In my mind, autonomous worlds (autoworlds or AW) are eternal backends, free of exclusive ownership and maximally VIP. They were first introduced by Ludens in 2022 , and were developed as a spiritual successor to fully on-chain games like Dark Forest that used the chain for genuinely new affordances and not just adding an NFT here and there.

In my understanding of the blockchain ecosystem, basically all the ‘core’ novel building blocks can be more effectively reframed as AWs (Uniswap, MakerDAO, Aave, on-chain Semaphore etc). Thus, throughout this wiki I will use AW to refer to all on-chain technologies that benefit from global consensus, decentralization, and VIP.

Even though there’s a fairly precise definition of AWs laid out by Ludens in the above piece, the concept is still taking form, and it’s very unclear where it will end up. It could power the infinite internet casino that web3 has found PMF for, or it could enable the ideal metaverse playground we all dream of. To be determined, and I’m hopeful that it’s the latter!

Framings from others

Here are other framings about AW that I find compelling and interesting:

  • From Ludens/Fraser: deploying stuff on-chain is eventually going to be the smoothest developer experience. You put up the backend and it can all function regardless of developer support. It might be more expensive, or data might need to be moved to a better fork, but those are surmountable. And the API comes out of the box, fully ready for developers to plug into.
  • From David:
  • AWs are the only way to build a truly open metaverse. If you want to build a metaverse that is not owned by a single entity, you need to build it on-chain. Otherwise, you’re just building a game that is open to the extent that the game developers allow it to be
  • Re:, we need more non-financial explorations of blockchains. Autoworlds are an excellent playground for this! Although all the ERC20s involved might just end up being new fodder for airdrop farmers. Sigh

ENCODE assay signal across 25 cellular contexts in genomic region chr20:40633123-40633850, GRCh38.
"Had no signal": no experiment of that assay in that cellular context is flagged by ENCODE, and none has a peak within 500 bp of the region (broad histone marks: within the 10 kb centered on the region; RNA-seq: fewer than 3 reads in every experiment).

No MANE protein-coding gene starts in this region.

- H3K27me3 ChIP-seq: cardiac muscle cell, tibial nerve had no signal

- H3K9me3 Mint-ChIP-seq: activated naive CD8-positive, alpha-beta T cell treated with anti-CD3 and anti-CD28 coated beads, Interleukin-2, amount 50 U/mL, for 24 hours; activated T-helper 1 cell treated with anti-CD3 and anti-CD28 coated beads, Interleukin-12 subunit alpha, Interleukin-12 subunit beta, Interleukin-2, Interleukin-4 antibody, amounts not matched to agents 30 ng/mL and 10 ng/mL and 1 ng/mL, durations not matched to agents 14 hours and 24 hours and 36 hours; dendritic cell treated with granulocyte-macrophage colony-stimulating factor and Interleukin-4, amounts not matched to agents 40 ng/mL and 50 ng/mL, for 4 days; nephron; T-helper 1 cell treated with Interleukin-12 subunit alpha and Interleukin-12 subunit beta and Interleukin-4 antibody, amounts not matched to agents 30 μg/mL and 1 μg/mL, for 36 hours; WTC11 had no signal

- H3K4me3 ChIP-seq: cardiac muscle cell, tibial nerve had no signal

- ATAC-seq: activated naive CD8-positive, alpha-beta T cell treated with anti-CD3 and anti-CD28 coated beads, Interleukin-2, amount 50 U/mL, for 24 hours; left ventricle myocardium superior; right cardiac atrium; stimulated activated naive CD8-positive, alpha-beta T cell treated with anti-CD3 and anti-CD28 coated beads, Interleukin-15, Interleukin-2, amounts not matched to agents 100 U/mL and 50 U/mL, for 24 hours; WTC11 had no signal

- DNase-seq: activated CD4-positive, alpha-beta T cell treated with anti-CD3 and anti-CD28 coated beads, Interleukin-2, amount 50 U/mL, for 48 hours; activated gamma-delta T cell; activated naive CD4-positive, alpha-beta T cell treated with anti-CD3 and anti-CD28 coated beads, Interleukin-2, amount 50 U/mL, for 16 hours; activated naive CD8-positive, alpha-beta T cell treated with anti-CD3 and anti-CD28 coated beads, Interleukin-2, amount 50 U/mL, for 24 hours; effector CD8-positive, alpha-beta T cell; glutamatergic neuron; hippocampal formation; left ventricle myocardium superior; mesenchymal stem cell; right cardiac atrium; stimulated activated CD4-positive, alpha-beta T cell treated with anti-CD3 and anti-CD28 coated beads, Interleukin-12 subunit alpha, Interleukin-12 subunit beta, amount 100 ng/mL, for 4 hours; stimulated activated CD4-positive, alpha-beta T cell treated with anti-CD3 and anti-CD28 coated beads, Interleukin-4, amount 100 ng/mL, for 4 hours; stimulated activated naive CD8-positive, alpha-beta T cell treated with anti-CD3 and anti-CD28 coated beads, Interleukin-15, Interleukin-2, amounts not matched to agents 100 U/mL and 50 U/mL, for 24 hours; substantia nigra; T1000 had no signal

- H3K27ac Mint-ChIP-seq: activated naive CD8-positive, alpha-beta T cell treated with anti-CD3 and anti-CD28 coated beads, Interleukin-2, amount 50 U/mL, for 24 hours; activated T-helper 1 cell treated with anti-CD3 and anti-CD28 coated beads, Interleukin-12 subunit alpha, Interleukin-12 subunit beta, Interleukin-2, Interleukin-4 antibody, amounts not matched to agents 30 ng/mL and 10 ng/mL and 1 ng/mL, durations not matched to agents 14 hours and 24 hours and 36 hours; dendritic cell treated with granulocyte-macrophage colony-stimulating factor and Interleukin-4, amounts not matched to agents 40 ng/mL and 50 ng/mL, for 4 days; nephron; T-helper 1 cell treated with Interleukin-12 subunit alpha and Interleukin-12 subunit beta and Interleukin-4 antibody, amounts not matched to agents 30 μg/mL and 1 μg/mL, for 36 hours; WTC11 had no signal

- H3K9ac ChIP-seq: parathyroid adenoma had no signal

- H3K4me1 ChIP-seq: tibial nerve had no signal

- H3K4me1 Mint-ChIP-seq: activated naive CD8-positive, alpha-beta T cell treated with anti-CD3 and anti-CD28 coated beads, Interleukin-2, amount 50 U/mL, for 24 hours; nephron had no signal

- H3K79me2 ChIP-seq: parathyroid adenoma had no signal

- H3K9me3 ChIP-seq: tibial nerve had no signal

I would also recommend the essays provided by AW Network as a primer for the space, starting with gubsheep and Ludens’s original pieces. I also recommend the MUD docs for a more developer focused introduction.

AW project proposals

ZK integration that allows for hidden material creation paths in This Cursed Machine

  1. Users can create “secret materials” in the game by uploading a hash of a material/machine path to a smart contract
  2. Users can prove they have unlocked this secret material by proving knowledge of the path’s pre-image in ZK, using ZK-friendly hashes like Poseidon (for now)

Using NFC hardware wallets as a tangible “game disk” for AW

  • Preload NFC hardware wallets with some starter ETH on whatever fucked up L2 your AW or on-chain game is using + some cool game specific NFTs worth $X
  • Sell the chip in a disk form factor for $X+10 (+25? +0.02ETH?) at conferences
  • Avoids painful bridging, which was the largest dropoff in activation according to Small Brain Games for
  • Can design the flow to completely abstract the wallet away for non-crypto audiences
  • Sort of like Amazon gift cards in a mall!

Use MUD to build backend of any experience using ECDSA chips

  • One of the really special things about using ECDSA chips (which are already full wallets) is that we don’t need any trusted backend to manage state
  • Because everything is signed and can be efficiently ZKP-d about, we can do all the verification and storage logic on chain!
  • All private data is kept with the user, or backed up somewhere
  • Would love to see an E2E implementation of this by end of 2024

Past work

My focus is mostly on advanced CG, and I have not been able to spend as much time building and researching AWs as I would like. However, I believe the two areas are very synergistic and I am excited to see them merge over the next few years as infrastructure and tooling improves across the entire stack.

My main (and very small) contribution thus far was championing the use of early AW infrastructure (MUD v1 with ECS) for any type of project that needed an open & composable backend, instead of the more standard use case of on-chain games. This was done as a drop-in resident at the London AW Residency & Symposium in Fall 2022, which I was lucky to attend despite having very little on-chain gaming interest or background.

Instead of using MUD for games, I sketched out an architecture that used it to manage the backend of heyanon!, the main project I was working on at the time. This would include group creation & storage, proof verification, message storage, and any other extensions we wanted to build to make heyanon’s backend maximally open.

This approach of using MUD for non-game backends resonated with the project leads of MUD, the premier AW framework, resulting in a shift in focus away from games and towards all “ambitious on-chain applications”! For the time being it seems like that mostly consists of games, but I’m planning on using MUD as the backend of my new ZK projects in the near future!